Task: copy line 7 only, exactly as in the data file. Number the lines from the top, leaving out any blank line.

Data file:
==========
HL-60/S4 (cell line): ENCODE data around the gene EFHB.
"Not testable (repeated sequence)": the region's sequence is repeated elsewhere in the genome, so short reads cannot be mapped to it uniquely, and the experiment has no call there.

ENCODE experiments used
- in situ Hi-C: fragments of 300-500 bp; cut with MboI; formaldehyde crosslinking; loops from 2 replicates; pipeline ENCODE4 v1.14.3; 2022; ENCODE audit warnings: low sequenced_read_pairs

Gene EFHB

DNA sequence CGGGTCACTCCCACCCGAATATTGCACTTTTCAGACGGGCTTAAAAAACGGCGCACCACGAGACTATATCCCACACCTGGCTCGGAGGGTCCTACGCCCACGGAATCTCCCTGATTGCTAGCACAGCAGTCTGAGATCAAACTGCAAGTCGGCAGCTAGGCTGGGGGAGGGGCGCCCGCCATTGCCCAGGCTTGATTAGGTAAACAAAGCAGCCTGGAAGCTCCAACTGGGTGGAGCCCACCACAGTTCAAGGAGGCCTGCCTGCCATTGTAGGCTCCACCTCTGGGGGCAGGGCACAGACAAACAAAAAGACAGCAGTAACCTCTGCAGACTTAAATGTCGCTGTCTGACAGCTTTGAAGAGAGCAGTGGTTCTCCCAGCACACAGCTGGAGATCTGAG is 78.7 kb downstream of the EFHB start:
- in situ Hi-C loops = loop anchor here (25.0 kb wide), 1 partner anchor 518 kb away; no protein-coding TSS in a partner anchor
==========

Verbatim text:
- in situ Hi-C loops = loop anchor here (25.0 kb wide), 1 partner anchor 518 kb away; no protein-coding TSS in a partner anchor